Keeping adequate records can make all the difference whether or not an estate agent fails to counter a complaint made to The Property Ombudsman.
In his first Interim Report of 2012, the Ombudsman, Christopher Hamer, directs his attention to the industry and specifically focuses on how property transactions are recorded.
The TPO Codes of Practice, both for Sales and Lettings Agents, require the maintenance of clear and full written records of transactions for a period of six years. However, Mr Hamer points out that he still see many disputes where claims are made by either the agent or the consumer that a certain conversation took place but with neither party able to substantiate their claim as they are unable to provide any contemporaneous records.
'Enquiries received by my office in the first four months of 2012 were 19 per cent higher than the same period last year. This is reflected in my increased workload. However, despite so many agents having access to specialist sales and lettings software packages, the issue of record keeping continues to be problematic. If a complainant makes a claim and has a record which appears to substantiate that claim but the agent is unable to provide any contemporaneous evidence to counter the allegation, the result is that I can only find in the complainant's favour,' explains Mr Hamer.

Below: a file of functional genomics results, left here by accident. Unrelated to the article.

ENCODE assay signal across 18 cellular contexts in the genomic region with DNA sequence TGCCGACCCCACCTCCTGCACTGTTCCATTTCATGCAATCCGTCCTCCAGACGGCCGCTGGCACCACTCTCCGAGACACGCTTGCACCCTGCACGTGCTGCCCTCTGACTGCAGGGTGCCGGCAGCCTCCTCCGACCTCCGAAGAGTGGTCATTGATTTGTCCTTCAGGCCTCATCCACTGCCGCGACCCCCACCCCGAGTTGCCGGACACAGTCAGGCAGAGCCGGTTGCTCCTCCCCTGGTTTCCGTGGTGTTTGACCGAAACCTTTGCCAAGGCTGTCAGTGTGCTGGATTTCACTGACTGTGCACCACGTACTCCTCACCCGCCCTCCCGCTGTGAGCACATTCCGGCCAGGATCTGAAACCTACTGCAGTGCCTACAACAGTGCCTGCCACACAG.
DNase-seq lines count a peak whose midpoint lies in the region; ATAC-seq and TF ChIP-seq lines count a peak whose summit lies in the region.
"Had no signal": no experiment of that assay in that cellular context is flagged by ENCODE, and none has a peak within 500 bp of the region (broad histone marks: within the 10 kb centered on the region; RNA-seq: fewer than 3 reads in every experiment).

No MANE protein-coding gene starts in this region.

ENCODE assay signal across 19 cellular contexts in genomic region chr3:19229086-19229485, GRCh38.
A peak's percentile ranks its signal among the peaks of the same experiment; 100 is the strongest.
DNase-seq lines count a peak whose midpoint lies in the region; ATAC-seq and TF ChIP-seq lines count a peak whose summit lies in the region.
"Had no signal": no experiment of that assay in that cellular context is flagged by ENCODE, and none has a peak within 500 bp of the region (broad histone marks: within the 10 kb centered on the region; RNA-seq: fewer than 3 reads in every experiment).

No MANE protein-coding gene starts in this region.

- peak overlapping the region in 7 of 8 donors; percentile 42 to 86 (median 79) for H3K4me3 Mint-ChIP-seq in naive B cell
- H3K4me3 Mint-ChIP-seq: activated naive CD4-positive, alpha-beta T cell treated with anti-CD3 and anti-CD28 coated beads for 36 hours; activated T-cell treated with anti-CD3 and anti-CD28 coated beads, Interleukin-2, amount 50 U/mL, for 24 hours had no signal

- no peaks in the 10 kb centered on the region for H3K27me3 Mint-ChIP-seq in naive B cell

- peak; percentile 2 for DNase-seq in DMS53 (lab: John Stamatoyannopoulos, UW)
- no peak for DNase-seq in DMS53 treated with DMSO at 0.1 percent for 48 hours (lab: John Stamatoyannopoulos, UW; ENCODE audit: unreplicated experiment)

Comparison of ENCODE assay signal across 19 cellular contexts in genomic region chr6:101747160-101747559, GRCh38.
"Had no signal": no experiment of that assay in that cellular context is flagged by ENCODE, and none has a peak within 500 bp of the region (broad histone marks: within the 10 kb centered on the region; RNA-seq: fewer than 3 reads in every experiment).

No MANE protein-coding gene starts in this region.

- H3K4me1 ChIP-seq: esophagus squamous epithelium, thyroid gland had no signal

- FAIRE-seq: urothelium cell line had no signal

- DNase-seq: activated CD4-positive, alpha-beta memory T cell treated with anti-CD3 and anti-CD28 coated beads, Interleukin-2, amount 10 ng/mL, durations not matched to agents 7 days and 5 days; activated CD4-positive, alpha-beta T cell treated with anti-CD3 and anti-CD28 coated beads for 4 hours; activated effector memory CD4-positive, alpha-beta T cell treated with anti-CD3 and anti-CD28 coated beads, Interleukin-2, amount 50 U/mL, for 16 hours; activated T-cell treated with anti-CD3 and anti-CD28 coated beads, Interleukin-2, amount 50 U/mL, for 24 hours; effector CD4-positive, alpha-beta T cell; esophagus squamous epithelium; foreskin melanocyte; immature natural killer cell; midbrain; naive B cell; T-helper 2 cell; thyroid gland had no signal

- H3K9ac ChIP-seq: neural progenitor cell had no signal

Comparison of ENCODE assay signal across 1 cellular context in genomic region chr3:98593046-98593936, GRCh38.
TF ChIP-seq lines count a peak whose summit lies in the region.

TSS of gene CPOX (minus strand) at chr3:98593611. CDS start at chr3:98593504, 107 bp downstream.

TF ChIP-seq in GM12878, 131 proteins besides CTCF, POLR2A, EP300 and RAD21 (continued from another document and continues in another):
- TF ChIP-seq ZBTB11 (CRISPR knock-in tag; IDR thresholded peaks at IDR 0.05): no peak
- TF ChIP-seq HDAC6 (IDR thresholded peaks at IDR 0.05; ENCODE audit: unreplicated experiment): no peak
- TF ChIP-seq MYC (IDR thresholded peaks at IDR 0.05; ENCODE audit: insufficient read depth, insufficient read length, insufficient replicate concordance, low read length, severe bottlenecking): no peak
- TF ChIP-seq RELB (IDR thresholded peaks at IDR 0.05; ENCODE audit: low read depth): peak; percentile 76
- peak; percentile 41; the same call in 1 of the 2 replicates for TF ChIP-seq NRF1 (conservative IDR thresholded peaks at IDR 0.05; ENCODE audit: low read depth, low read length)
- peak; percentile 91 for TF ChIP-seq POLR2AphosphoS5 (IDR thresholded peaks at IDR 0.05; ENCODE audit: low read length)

The first Interim Report of 2012 explains the importance of record keeping, why it is vital that records are maintained at all times, and provides a number of case studies where record keeping proved to be the central deciding issue.